Justifiable Homicide

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The car stopped. There was a moment of silence, and then Selena heard a car door open. He – it had to be a he – was getting out.

She heard footsteps walk alongside the car, then stop. And even before he put his hand on the trunk to open it, she imagined that she felt him standing there looking at her sheet metal and steel and carpet prison.

There was a flood of natural daylight. She was blinded by it as the lid of the trunk rotated upward. She saw the person who had taken her. It was a man, but she couldn't see his face.

That's good, right? she thought. If he wanted to kill me, he wouldn't be afraid to show his face.

She observed what she could, knowing that it might not help her survive, but at least it gave her something to do other than cringe and shake. And false hope was better than none. She saw that the man was wearing a camo balaclava and reflective aviator RayBans. He was over six feet tall, and everything about him was thick. His neck and shoulders and arms and thighs screamed exogenous testosterone! He was in jeans and a wife-beater.

His choice of shirt wasn't lost on Selena. It had to be intentional.

“Up you go, missy,” he said.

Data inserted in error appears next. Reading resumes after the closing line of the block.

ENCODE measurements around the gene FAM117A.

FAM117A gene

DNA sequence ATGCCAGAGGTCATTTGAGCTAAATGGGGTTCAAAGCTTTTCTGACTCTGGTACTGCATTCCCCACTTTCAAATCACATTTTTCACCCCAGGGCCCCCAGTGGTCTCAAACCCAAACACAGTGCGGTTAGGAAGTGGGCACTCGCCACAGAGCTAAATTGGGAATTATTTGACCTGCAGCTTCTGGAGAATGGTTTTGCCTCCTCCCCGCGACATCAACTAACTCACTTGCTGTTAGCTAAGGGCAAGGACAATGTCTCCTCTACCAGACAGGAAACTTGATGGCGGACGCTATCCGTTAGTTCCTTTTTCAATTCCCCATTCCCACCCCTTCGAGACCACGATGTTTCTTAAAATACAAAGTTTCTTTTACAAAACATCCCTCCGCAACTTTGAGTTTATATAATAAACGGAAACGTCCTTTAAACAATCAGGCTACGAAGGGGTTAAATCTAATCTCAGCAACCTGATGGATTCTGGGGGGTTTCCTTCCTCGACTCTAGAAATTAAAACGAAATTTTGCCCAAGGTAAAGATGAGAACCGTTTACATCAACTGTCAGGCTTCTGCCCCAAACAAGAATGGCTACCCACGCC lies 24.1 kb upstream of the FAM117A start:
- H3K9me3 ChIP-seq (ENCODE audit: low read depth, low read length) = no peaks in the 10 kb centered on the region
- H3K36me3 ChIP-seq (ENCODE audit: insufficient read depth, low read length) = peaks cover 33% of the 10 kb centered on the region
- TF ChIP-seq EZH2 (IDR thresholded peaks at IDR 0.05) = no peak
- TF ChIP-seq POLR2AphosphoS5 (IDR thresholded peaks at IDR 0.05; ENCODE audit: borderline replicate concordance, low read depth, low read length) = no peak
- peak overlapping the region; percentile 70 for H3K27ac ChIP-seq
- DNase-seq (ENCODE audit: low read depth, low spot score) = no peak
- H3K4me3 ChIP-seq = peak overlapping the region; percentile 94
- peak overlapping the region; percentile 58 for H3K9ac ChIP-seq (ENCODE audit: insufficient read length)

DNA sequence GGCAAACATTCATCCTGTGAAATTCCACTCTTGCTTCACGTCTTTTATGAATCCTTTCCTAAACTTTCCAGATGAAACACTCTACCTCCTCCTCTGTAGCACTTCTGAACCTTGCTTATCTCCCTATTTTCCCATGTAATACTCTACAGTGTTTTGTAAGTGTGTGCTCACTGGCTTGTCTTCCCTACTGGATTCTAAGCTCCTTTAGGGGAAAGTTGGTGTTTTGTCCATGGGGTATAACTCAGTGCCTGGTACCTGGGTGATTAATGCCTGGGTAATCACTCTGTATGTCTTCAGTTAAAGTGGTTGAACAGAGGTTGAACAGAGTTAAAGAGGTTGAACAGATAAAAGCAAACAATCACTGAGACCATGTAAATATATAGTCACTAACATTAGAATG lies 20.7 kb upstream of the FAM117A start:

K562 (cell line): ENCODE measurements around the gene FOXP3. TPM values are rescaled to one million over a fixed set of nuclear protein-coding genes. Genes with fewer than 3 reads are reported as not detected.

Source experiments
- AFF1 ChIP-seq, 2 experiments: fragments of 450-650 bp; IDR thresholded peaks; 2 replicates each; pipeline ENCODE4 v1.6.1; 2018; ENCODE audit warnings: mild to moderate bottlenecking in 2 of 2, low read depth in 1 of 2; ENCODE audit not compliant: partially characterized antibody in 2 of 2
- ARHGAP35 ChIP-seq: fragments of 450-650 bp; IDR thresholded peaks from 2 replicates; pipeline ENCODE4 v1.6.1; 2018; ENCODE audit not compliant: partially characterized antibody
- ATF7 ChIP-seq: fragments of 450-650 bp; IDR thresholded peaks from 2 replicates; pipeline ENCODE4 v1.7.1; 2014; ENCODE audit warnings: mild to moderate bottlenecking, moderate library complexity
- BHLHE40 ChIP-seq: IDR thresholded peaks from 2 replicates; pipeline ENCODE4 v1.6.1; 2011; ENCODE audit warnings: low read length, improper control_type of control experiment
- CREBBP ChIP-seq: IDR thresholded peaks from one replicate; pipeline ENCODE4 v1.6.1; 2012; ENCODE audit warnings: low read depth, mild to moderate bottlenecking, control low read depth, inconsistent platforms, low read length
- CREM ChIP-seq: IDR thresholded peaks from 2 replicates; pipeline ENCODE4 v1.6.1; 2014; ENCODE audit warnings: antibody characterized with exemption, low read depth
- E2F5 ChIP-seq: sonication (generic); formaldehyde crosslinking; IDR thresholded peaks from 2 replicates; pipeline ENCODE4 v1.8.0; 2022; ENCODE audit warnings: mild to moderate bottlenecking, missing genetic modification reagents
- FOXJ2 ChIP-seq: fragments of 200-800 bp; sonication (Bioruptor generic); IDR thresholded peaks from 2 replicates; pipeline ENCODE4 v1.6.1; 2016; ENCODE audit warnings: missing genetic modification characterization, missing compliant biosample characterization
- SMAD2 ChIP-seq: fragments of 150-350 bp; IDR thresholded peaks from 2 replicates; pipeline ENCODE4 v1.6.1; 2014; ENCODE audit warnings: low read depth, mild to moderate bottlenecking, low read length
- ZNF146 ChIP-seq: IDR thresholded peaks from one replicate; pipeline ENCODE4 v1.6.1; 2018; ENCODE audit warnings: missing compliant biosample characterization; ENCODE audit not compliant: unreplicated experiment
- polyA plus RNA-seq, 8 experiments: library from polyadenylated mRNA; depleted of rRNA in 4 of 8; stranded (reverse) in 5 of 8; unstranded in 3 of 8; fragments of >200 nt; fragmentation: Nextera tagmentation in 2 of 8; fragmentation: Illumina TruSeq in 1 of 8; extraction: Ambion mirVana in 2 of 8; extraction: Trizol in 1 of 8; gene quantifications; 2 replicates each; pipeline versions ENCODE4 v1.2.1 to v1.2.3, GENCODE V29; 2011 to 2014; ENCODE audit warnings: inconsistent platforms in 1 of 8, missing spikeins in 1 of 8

She tried to say let me go, but all that came out were muffled grunts through the gag. She felt herself drooling from the corners of her mouth.

The big man reached in and lifted her out of the trunk, slinging her over his shoulder.

She looked at her now inverted surroundings and didn't recognize the place. There was a dirt parking lot. There weren't any other cars. There was a warehouse with a rusty sheet metal corrugated roof. There were evergreen trees around the parking lot. She kicked her bound legs in tandem in a feeble attempt at a struggle.

“Easy, now,” said the man. “Easy.” He said it to her the way people talk to old horses before leading them into the kill room of a slaughterhouse. If he had any intention of future violence, he wasn't betraying it in his tone. His voice was a smooth mask, which only made it more threatening.

She grunted again and stopped her kicking. She could smell him, and the twin aromas of Old Spice and tobacco reminded her of her dad. That made everything worse.

They got to the warehouse door. The man reached forward and opened it and carried her inside.

It was dark.

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